On Wednesday, digital distribution platform Steam announced that it will no longer accept bitcoin transactions.
As of today, Steam will no longer support Bitcoin as a payment method on our platform due to high fees and volatility in the value of Bitcoin.
“In the past few months we've seen an increase in the volatility in the value of Bitcoin and a significant increase in the fees to process transactions on the Bitcoin network,” the company wrote. “For example, transaction fees that are charged to the customer by the Bitcoin network have skyrocketed this year, topping out at close to $20 a transaction last week (compared to roughly $0.20 when we initially enabled Bitcoin).”
The explanation continued: “Unfortunately, Valve has no control over the amount of the fee. These fees result in unreasonably high costs for purchasing games when paying with Bitcoin. The high transaction fees cause even greater problems when the value of Bitcoin itself drops dramatically.”
On Steam, some of the top-selling games include Call of Duty: WWII ($59.99), PLAYERUNKNOWN’S BATTLEGROUNDS ($29.99), and Rocket League ($19.99). At current rates – approximately $6.30 per transaction on the bitcoin network – the cost of using bitcoin would account for approximately 9.5 percent, 17.4 percent and 24 percent of the total sale price respectively.
Steam’s decision to drop bitcoin from its payment options portend challenges to bitcoin functioning as a currency for several reasons.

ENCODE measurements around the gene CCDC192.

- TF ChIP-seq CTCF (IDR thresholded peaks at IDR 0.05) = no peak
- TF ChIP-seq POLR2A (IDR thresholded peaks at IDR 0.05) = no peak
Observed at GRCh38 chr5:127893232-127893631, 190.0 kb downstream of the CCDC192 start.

First, if you can buy one of these titles for less money by using dollars (or another medium of exchange), then why use bitcoin? For consumers, the transaction fees are prohibitive.
Second, the volatility of bitcoin makes it difficult to be certain that you’re receiving good value. In the morning, you might buy a standard edition video game, but by mid-afternoon, maybe you could’ve bought the deluxe edition for the same price.
Third, if you believe that the long-term value of bitcoin will increase, then why use bitcoin on this purchase? By using alternatives, you can continue to “hodl.”
Fourth, if it doesn’t make financial sense for retailers to accept bitcoin (because of the associated transaction fees and volatility), then that might dissuade widespread adoption of bitcoin as a currency.
Of course, bitcoin could serve other functions (i.e. store of value). Just don’t let anyone try to harangue you into believing that Satoshi’s invention operates a currency.
Still, if you’re holding out hope of using bitcoin to buy your video games, don’t get too low. Steam closed its announcement by saying, “We may re-evaluate whether Bitcoin makes sense for us and for the Steam community at a later date.”